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Author Topic: Wiring a thermostat  (Read 2905 times)

Offline opus

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Wiring a thermostat
« on: March 28, 2012, 03:39:55 PM »
You know, just one of your normal bi-metalic ones you might have in your home.  Its got 2 leads on it.  I want to wire it into a fan to come on at a certain temp.  I assume I cant run 5A through it so I would have to use a relay to run it? 
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Offline chev49

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Re: Wiring a thermostat
« Reply #1 on: March 28, 2012, 03:47:24 PM »
i haven't tried to do that... but i would think one of those car relays for security systems, etc would work just fine. they can be bought on eBay cheap for 10 at a time..

Thanks for the idea...will try that also, as i have lots of the relays, and some thermostats...
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Offline baker4106

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Re: Wiring a thermostat
« Reply #2 on: March 28, 2012, 08:39:30 PM »
You are right, don't try to run 5A.   I purchased a relay at a locale auto parts store to run mine and it works fine.

Offline mikke60

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Re: Wiring a thermostat
« Reply #3 on: March 28, 2012, 08:47:54 PM »
you can also buy a thermostat intended for use with electric baseboard.Can handle plenty of amps.mike

Offline Jriddle

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Re: Wiring a thermostat
« Reply #4 on: March 28, 2012, 09:17:15 PM »
you can also buy a thermostat intended for use with electric baseboard.Can handle plenty of amps.mike

This is what I did. I run 12v for the fan through them seems to work great for me.

John
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John Riddle
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Offline opus

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« Last Edit: March 29, 2012, 04:29:00 AM by opus »
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Offline Jriddle

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Re: Wiring a thermostat
« Reply #6 on: March 29, 2012, 01:24:12 PM »
I would go with the first model. The second may not support the amp draw that you may need.

John
If It Can't Be Grown Then It Has To Be Mined
John Riddle
Wells NV
1984 MC9

Offline mikelcan

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Re: Wiring a thermostat
« Reply #7 on: March 29, 2012, 03:15:15 PM »
 I would think that a heating thermostat would work opposite of what you desire.  They are designed to turn something on when the temperature drops below a set point.  For a fan you would want an AC or attic fan thermostat that will turn the fan on when the temperature is above a set point.  I would think that this would work:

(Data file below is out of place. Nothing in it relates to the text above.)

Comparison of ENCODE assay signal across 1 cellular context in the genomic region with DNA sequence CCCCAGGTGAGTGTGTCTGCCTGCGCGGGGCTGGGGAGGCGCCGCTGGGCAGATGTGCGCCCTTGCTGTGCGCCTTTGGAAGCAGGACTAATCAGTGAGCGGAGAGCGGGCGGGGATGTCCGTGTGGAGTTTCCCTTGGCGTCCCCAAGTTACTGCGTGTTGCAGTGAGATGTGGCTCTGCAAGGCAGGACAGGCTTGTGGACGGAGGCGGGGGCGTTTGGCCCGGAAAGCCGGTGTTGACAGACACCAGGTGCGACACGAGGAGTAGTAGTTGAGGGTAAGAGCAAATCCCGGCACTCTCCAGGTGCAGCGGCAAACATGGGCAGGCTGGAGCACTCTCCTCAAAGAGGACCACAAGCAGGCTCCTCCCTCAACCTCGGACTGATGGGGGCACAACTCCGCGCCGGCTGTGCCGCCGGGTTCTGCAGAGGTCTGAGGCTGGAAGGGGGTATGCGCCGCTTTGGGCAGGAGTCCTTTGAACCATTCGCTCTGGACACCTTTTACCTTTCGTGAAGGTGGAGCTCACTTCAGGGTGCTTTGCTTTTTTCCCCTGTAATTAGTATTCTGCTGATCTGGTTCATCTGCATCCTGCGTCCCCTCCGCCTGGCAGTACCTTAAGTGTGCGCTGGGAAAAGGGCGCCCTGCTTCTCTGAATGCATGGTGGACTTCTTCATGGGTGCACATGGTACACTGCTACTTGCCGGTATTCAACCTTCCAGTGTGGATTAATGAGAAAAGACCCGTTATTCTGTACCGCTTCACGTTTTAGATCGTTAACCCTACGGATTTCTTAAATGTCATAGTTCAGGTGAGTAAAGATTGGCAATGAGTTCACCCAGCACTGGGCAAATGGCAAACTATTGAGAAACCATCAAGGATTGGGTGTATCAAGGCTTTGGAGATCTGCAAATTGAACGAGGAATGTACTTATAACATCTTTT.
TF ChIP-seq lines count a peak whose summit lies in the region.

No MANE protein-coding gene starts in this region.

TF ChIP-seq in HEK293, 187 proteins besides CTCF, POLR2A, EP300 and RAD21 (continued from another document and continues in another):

http://www.ebay.com/itm/Attic-Fan-Thermostat-120-240VAC-Model-1A22-7-New-/120743373884?pt=LH_DefaultDomain_0&hash=item1c1cddac3c#ht_793wt_1112

Mike

Offline Jriddle

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Re: Wiring a thermostat
« Reply #8 on: March 29, 2012, 03:21:06 PM »
I would think that a heating thermostat would work opposite of what you desire.  They are designed to turn something on when the temperature drops below a set point.  For a fan you would want an AC or attic fan thermostat that will turn the fan on when the temperature is above a set point.  I would think that this would work:
http://www.ebay.com/itm/Attic-Fan-Thermostat-120-240VAC-Model-1A22-7-New-/120743373884?pt=LH_DefaultDomain_0&hash=item1c1cddac3c#ht_793wt_1112

Mike

True
Depending on the use of thermostat I assumed he wanted to turn on a fan in a heat exchange.
Good Point

John
If It Can't Be Grown Then It Has To Be Mined
John Riddle
Wells NV
1984 MC9

Offline opus

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Re: Wiring a thermostat
« Reply #9 on: March 29, 2012, 03:50:08 PM »
Sorry, I want the fans on the heat exchanger to turn on at 67 or whatever.  No AC involved.  I should have clarified.
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Offline opus

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Re: Wiring a thermostat
« Reply #10 on: March 29, 2012, 09:51:47 PM »
Will the Honeywell work with just 12V?  I see it is rated for 120/240.  I dont suppose the voltage would really matter, would it?
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Offline Jriddle

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Re: Wiring a thermostat
« Reply #11 on: March 30, 2012, 12:31:17 AM »
Will the Honeywell work with just 12V?  I see it is rated for 120/240.  I don't suppose the voltage would really matter, would it?

Yep pretty much what I have.

John
If It Can't Be Grown Then It Has To Be Mined
John Riddle
Wells NV
1984 MC9

Offline belfert

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Re: Wiring a thermostat
« Reply #12 on: March 30, 2012, 12:51:52 AM »
A simple bi-metal thermostat really shouldn't care about voltage.  Some fancier thermostats might need power from the furnace, but many of them work on batteries these days.

I had bought some dead simple bi-metal thermostats, but they turned out to be junk.  The quality was terrible and the setting wouldn't stay were it was was set.  I bought some $15 digital thermostats instead that have batteries.  I have yet to try them.
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Offline opus

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Re: Wiring a thermostat
« Reply #13 on: March 30, 2012, 12:56:18 AM »
Ok, I will grab a couple of those Honeywell stats.  This way I can run the power right to it and not have to deal with relays.
1995 BB All-American - A Transformation.